Continuing through December 24, 2017
The image of a gun might be one of the most polarizing sights in today's social and political climate. "Shoot Portraits Not People" features photographs by Jason Siegel and sculptures by Keith D’Angelo. Both recognize this reality, and they unflinchingly confront the imagery associated with gun culture. The photographs and sculptures on display portray near exact replicas of guns and other tools of warfare. These implicitly encourage the viewer to engage with objects that many find uncomfortable or offensive. A closer look reveals that the weapons are made entirely and ingeniously of recycled camera parts.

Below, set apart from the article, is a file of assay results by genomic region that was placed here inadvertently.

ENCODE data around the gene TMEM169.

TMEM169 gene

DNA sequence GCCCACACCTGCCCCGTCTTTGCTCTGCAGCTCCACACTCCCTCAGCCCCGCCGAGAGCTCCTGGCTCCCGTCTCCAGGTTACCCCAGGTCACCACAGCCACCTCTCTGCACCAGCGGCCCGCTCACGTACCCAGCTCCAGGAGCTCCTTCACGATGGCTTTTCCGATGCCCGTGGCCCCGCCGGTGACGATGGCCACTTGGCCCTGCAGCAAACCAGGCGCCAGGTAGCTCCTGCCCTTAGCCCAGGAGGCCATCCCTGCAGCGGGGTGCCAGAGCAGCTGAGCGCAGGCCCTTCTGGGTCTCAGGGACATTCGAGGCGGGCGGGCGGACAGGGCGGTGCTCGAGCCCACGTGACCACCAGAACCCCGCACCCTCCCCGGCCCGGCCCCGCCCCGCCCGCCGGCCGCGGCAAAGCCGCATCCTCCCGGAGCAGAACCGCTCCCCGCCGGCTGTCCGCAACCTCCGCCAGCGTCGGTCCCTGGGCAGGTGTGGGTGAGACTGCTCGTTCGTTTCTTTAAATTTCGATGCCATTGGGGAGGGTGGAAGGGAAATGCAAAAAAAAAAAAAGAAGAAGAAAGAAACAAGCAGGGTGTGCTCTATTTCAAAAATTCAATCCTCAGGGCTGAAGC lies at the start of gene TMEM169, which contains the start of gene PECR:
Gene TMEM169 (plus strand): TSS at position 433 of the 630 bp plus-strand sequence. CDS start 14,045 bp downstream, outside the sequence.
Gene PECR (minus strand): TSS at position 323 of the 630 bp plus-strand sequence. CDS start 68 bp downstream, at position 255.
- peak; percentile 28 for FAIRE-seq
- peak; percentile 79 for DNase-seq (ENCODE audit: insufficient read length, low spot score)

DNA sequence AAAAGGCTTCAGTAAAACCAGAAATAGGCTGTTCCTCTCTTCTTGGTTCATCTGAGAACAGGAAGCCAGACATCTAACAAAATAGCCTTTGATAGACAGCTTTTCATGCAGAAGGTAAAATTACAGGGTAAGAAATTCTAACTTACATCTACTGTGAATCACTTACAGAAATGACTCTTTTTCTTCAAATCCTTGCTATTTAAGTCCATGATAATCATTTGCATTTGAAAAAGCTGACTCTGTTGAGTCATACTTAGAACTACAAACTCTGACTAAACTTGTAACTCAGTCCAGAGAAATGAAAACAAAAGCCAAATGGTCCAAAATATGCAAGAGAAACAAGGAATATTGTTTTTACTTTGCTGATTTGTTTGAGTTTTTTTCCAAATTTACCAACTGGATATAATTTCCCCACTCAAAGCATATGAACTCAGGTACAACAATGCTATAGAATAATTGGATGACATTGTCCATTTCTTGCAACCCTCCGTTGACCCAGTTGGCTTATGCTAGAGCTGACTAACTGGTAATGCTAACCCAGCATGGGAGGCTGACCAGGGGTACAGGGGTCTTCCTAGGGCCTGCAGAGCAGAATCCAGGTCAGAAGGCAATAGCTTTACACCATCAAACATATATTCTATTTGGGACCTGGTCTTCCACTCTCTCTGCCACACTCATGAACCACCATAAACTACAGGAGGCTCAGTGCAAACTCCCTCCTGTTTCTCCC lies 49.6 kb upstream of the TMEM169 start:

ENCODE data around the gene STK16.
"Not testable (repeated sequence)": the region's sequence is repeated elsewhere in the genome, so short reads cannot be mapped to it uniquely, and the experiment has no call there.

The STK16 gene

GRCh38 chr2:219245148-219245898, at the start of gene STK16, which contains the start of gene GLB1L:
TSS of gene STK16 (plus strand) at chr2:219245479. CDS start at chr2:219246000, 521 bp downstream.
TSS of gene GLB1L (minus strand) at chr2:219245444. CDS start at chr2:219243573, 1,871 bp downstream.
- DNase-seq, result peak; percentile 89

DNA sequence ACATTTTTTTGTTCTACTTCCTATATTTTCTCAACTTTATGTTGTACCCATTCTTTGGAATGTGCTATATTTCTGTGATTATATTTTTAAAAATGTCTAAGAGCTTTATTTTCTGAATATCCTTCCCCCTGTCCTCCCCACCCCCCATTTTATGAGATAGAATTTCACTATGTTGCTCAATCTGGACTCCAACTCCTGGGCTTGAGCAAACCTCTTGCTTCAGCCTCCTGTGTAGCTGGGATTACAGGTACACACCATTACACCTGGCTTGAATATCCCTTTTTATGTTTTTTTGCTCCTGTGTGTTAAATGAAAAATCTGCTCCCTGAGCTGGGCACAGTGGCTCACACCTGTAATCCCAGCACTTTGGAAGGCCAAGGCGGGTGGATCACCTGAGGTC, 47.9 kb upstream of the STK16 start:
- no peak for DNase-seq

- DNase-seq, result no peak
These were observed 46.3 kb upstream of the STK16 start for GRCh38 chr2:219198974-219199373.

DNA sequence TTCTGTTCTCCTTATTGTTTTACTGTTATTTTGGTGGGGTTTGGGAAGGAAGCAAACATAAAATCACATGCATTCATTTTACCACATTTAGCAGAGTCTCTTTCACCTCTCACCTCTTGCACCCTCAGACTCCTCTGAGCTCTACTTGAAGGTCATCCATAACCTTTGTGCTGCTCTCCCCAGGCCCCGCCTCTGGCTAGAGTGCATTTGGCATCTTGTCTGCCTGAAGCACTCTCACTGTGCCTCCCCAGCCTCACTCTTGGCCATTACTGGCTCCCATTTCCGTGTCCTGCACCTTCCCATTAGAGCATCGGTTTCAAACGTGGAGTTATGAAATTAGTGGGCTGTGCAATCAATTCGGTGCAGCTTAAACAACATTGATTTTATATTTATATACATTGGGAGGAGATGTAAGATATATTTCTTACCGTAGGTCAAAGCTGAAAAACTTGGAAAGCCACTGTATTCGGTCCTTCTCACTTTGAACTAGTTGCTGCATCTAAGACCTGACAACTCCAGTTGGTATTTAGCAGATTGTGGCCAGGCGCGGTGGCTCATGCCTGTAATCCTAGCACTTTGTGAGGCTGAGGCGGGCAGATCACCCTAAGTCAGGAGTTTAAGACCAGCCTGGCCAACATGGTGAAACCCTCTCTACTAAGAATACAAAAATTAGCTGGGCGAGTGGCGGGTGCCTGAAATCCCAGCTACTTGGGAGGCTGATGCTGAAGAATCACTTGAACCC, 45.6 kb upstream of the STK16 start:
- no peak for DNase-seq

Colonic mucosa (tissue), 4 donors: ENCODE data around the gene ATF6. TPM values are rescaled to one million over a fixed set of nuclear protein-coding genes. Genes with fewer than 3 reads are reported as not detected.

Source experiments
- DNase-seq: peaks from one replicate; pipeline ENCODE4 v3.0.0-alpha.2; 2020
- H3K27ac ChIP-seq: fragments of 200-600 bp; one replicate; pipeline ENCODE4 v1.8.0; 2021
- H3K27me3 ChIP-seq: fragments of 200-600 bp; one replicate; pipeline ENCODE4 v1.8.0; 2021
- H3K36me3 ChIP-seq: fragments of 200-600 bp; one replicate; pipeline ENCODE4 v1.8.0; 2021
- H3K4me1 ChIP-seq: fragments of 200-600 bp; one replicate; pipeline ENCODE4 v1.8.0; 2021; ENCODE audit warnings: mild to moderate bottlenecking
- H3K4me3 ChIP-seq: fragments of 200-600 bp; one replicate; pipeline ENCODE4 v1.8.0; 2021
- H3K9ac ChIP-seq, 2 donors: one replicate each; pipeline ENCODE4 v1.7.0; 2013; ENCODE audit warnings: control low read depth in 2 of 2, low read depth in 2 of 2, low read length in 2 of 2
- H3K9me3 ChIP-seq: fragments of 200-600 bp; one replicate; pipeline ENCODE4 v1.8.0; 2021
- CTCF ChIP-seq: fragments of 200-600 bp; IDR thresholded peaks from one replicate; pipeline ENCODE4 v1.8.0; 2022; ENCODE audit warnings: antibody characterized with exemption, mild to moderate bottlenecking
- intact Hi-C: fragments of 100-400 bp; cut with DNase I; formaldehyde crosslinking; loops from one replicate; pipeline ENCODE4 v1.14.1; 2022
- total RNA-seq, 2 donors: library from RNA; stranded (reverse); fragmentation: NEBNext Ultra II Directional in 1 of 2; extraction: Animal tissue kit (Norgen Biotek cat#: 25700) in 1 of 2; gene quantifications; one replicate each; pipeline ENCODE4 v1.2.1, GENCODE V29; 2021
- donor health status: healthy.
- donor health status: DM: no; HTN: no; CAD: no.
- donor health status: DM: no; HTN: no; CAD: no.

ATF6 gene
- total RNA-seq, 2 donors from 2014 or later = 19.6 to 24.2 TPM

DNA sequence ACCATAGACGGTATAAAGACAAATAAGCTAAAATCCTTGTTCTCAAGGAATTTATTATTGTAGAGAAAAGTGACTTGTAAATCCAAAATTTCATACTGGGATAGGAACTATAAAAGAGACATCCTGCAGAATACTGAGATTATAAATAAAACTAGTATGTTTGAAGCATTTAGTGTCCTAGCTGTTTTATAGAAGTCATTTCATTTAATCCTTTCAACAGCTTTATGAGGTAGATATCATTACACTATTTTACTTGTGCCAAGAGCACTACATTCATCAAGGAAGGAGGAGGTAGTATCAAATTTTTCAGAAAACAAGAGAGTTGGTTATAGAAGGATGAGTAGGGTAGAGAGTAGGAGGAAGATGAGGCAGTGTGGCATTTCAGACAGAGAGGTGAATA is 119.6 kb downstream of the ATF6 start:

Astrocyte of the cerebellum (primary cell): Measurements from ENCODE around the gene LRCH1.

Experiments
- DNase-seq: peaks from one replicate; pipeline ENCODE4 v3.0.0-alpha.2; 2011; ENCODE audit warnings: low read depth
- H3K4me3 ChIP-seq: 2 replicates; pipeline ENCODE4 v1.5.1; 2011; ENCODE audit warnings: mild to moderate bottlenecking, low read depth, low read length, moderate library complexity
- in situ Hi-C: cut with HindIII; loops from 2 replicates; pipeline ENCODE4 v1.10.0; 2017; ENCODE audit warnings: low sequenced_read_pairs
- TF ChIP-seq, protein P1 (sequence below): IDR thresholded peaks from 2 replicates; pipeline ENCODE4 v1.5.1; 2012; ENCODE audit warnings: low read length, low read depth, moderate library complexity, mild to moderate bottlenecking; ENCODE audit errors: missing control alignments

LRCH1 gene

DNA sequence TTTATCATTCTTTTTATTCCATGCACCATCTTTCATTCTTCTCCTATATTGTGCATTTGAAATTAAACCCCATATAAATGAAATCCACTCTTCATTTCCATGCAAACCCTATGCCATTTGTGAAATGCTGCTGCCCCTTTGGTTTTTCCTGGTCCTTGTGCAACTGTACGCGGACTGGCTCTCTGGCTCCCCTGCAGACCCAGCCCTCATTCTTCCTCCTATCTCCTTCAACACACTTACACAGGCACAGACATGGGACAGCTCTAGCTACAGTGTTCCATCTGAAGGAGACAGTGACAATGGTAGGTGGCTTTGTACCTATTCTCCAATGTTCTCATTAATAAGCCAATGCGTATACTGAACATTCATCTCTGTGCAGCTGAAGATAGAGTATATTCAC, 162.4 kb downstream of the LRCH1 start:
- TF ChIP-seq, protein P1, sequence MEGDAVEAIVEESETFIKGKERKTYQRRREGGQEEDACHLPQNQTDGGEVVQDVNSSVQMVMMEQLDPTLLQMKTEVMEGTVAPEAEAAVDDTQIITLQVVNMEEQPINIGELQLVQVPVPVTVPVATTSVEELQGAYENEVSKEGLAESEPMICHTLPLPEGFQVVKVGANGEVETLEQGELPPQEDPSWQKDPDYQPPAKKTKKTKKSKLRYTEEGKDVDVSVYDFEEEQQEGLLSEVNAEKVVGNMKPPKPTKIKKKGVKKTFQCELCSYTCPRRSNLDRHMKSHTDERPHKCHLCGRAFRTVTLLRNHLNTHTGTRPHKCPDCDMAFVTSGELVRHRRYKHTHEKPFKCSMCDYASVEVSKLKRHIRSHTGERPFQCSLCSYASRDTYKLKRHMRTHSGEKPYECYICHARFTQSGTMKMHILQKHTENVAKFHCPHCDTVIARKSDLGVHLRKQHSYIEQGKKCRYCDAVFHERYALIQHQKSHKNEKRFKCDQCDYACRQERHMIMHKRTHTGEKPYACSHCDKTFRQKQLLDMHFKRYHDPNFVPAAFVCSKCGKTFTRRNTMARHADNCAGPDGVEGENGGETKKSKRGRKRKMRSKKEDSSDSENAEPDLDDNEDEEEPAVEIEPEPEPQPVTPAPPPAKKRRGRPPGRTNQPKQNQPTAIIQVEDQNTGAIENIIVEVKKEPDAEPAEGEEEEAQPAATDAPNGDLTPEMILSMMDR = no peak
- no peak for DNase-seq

The gallery is set up like a war bunker, but instead of bullet shells, empty film cartridges are piled on the floor. Grenades made of stacked camera lenses, and Uzis formed out of old Kodak cameras look very much like the weapons they emulate. By replacing destructive machines with creative tools, "Shoot Portraits Not People" is not only a stunning for the simulation, but also packs an emotional social statement. Going beyond this, the objects here also enable us to appreciate the intricacies of machinery, whether creative or destructive.
Siegel’s photographs of the "weapons" highlight each form on a stark white background with detailed precision. They add sufficent distance from the objects to permit appreciation of Siegel and D’Angelo's deft use of found objects. The pure form of the faux weaponry is balanced by visual rhetoric that condemns their violent use as firearms. Part of the proceeds from this exhibition go to the victims of the 2017 Las Vegas shooting.